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There are lots of great ways to tell your personal history. One of the ways I discovered that works best to record your personal history, at least for me, is to use a tape recorder. Now don’t go thinking “she’s so last century!”– just hear me out! You can also do this on your smartphone, tablets, and with digital tape recorders, etc. Sometimes it’s just so hard to get a parent to physically write out their story and/or learn new technology. By recording it, (just pushing that little button) the task seems a bit less daunting than handwriting the story and, with grandparents and parents alike, it just tends to get done. At first it feels a bit awkward talking into the little device, but you get used to it and, soon, it’s like talking to a friend who never interrupts! Haha!
If you decide to go #oldschool, I prefer the Olympus Digital Voice Recorder, with the WS series, or VN series with PC link. One Christmas I did the research and found that the WS series has a USB port built right into the recorder. How easy is that? The files can easily be uploaded to your computer, organized, labeled and safely stored with NO extra cords to lose – that is key! At different times in our lives we remember things and see them differently. Our perspectives change. So, it is important to date when you record yourself. Just say the date on the recorder before you start telling your story. Even though the digital recorder should store the date you recorded it, sometimes when you transfer it to the computer the digital date stamp can be lost and replaced with the date of “transfer” instead of the date of creation. So, by doing this step, you’ve got a great safety measure. Below I will show you how to save those dates. Also, don’t go back and change or fix a story. Just move forward. At different times our perspective on an event changes. That’s OK – just keep moving forward. If you feel compelled to talk about an event again, in a more positive way, then don’t go back, but explain how you’ve changed, forgiven, saw it through another’s eyes, etc. Just don’t be tempted to erase it!
When it comes to talking about our past and telling your story, sometimes it’s hard to know where to begin. However, there are lots of great suggestions, helps, handouts, etc., but I think one of the best books out there for telling your life story is called, “To our Children’s Children” by Bob Greene. It’s a very comprehensive little book. In my experience, usually one question leads to another and spurs on other stories one might recall from their childhood, teen-hood and even adult-hood. Sometimes it’s hard to stop talking!Now, keep in mind, that this is not just something for your parents or a grandparent to do . . . this is something you too can, and should do now, before you forget!
Using a recording device is also a great way to begin journaling, especially if you have a hard time being consistent with writing in a journal. In a future blog I’ve discovered some great apps for journaling on your smartphone too! But, if putting that hand held recorder next to your bed, and after prayers are done, picking up this handy device and just start talking gets the job done, then do it!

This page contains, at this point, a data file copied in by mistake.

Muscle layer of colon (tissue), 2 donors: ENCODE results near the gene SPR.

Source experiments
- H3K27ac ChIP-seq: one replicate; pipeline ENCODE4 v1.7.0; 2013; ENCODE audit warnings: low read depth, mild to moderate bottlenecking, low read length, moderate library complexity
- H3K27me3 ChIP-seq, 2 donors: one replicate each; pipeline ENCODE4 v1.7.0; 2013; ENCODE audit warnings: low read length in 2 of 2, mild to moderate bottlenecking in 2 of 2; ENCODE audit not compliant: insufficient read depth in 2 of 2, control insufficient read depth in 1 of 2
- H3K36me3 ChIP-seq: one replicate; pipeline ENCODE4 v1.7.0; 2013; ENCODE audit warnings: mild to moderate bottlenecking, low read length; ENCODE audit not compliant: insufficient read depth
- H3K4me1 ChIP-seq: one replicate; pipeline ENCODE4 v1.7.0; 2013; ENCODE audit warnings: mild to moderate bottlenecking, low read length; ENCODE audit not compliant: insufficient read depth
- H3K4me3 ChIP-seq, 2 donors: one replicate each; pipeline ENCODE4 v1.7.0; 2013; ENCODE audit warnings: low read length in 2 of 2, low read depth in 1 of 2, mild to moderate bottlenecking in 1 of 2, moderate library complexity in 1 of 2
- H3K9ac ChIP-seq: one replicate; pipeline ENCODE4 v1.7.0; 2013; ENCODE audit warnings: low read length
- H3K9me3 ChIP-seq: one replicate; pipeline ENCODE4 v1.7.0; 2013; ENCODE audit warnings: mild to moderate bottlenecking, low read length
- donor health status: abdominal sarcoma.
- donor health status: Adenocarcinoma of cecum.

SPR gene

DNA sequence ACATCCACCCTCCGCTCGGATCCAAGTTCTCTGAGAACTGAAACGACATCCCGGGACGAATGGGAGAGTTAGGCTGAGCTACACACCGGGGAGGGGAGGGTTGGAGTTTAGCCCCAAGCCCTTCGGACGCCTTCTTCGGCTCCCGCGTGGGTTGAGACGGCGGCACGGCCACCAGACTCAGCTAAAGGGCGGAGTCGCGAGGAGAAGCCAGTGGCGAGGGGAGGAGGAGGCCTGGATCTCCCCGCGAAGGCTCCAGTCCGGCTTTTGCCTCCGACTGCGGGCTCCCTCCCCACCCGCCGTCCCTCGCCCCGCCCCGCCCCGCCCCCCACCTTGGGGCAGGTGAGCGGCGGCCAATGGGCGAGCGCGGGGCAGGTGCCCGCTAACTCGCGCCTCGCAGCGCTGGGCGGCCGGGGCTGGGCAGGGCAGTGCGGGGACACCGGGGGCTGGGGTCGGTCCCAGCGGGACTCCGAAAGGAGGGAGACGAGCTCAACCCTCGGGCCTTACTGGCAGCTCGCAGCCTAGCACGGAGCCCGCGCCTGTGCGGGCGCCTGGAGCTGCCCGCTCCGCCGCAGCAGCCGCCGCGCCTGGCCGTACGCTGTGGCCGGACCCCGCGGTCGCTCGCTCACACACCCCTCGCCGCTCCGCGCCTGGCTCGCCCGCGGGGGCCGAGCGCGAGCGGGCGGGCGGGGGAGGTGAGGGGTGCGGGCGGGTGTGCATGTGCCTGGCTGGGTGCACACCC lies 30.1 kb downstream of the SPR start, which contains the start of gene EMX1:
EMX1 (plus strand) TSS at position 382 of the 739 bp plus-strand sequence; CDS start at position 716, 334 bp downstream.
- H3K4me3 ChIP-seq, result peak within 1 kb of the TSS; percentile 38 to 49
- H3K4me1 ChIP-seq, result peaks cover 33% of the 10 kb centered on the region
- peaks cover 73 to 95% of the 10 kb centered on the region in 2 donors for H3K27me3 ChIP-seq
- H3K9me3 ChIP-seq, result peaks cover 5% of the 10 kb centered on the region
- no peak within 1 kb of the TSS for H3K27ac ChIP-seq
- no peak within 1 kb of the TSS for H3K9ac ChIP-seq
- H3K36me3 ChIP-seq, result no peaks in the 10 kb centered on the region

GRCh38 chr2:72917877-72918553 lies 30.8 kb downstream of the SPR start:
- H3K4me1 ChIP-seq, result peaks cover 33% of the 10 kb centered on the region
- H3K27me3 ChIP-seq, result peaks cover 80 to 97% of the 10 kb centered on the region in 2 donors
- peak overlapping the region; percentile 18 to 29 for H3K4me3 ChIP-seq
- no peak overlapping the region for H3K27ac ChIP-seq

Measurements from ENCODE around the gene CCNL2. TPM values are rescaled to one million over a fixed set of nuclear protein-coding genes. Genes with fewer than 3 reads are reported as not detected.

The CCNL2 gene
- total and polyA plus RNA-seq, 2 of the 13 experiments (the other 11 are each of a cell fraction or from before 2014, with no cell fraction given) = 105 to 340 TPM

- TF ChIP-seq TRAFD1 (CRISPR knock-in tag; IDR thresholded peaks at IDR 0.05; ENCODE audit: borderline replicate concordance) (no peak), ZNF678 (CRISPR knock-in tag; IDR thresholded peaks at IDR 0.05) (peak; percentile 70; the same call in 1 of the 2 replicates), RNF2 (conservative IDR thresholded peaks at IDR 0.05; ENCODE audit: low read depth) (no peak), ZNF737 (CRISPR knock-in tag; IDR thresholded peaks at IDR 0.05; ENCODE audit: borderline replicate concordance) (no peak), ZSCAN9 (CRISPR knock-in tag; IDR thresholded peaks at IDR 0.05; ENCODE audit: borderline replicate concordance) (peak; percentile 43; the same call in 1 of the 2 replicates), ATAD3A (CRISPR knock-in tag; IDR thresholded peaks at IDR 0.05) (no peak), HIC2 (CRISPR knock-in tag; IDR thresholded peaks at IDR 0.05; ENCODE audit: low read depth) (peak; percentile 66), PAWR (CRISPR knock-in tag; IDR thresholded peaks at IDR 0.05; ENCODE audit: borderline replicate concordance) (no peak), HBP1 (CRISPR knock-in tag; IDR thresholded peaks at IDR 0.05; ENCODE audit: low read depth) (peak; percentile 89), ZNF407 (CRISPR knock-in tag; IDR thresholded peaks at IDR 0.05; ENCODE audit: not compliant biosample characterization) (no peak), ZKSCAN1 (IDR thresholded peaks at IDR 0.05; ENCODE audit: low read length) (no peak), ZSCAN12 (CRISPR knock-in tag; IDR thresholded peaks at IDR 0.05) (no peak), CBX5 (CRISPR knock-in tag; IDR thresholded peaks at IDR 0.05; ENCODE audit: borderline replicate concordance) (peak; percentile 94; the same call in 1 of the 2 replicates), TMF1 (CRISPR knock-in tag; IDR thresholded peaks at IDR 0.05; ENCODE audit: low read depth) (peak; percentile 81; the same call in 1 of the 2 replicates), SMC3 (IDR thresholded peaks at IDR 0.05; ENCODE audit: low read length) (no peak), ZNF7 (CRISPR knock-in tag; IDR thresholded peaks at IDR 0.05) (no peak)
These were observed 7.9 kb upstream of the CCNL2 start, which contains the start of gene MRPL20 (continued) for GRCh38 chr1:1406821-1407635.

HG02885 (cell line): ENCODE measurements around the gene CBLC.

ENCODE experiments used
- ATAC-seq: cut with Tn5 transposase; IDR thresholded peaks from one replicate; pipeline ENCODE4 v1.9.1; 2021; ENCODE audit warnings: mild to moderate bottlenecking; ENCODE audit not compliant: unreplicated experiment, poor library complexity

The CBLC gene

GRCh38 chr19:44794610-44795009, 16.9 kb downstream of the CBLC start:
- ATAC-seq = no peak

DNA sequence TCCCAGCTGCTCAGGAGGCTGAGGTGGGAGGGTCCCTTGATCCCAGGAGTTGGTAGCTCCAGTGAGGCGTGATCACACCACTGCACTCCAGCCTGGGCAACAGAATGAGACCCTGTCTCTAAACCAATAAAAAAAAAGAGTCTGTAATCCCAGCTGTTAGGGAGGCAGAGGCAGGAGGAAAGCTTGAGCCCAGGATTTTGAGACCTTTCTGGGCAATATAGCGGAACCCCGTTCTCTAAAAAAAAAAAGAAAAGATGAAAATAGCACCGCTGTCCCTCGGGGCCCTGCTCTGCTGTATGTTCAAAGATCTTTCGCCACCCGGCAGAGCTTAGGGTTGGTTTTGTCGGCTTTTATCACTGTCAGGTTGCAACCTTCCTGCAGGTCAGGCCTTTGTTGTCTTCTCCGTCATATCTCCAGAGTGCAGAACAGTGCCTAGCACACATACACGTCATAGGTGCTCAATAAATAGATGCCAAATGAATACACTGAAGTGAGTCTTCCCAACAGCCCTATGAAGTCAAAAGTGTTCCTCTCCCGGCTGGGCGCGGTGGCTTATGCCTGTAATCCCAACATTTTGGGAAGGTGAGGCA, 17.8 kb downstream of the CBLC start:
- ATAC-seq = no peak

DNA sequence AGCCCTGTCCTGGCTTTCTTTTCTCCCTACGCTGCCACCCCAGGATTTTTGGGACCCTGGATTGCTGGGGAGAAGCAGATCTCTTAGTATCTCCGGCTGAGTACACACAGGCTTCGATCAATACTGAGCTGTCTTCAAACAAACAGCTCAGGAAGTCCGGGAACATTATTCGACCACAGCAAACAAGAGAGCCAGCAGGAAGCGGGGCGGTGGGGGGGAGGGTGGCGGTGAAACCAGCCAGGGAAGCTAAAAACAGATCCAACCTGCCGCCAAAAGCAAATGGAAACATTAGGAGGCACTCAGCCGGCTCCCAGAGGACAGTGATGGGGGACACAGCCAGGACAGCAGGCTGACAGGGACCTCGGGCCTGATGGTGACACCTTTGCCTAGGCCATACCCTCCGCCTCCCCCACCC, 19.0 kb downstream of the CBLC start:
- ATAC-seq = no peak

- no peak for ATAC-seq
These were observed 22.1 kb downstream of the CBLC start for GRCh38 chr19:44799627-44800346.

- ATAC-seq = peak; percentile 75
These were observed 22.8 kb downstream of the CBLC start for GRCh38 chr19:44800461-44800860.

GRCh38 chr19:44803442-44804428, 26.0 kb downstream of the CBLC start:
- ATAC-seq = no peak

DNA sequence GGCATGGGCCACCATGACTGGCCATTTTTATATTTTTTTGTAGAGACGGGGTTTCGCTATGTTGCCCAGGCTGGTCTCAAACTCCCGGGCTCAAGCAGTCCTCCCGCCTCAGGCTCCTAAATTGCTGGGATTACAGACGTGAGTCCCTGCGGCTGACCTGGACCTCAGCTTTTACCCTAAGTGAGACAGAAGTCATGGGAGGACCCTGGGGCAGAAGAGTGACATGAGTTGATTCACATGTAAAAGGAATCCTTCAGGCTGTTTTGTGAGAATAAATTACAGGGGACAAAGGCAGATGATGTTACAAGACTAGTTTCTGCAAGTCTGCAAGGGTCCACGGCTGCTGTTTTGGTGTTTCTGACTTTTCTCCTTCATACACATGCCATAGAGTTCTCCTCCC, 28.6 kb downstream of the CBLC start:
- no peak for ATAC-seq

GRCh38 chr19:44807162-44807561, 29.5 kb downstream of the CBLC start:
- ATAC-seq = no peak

Something I’m often reminded about is that “some is better than none.” Let me explain. I remember teaching my first scrapbooking classes and the moms would take home their one-sided page . . . they felt like they hadn’t accomplished much at all! But, those moms would call the next day and say that their children sat with each other and looked at that page over and over again and, even though they knew there was nothing on the other side, they would still turn the page over, hoping there would be more. I’d remind those moms that even that one page is telling some of their story and the kids loved it! Remember – some IS better than none.
How I transfer recordings from my device to my computer:
Plug Olympus WS digital recorder’s port into the computer. (Each recorder different but here is the general idea)
On your computer, open up the directory file, find your digital recording device, click on the Recorder folder and then subfolder “A” (or whatever folder you choose to record in).
Once you click on folder A, up will come the WS-name/number, the date modified (right now that date is when the recording took place, but will change when transferring the recording to the computer), the type (an MP3 format), and the size of the file.
Now find your Music folder on your computer and gently click on music, then My Music, and then right click and make a new folder.
I like to label the new folder with the date (12-24-2016) and then a title (Elle sweet honor orchestra)
Many times I have forgotten what I recorded, so when the directory comes up with all the files, I double click on each file and listen to a piece of it so I know what to label my new folder with. I.e.: 1-2-2018 my first journal entry or 1-3-2018 Tonya’s journal (simple titles are good). **TIP** — By putting the date first in your title, your recordings can be sorted and listed in the order you created them.
Then select the WS-name and cut and paste into the new file folder you’ve just named and now it’s gone from the digital record, but organized and saved on the computer.
Some other awesome ways to record is on your phone. Just make sure to label and upload your files to a safe location.
Days Lite – is a great Journaling app on your phone if you still feel inclined to write your story. Use the book “To our Children’s Children” to guide your journaling each day.
Last, I discovered this week an awesome app called Legasync.com – they offer daily questions, you audio record your answers and can add 1 picture per story.
Just remember that “some is better than none,” even if you or your parents or grandparents just record one time! That is more than you had before and will be priceless for generations to come!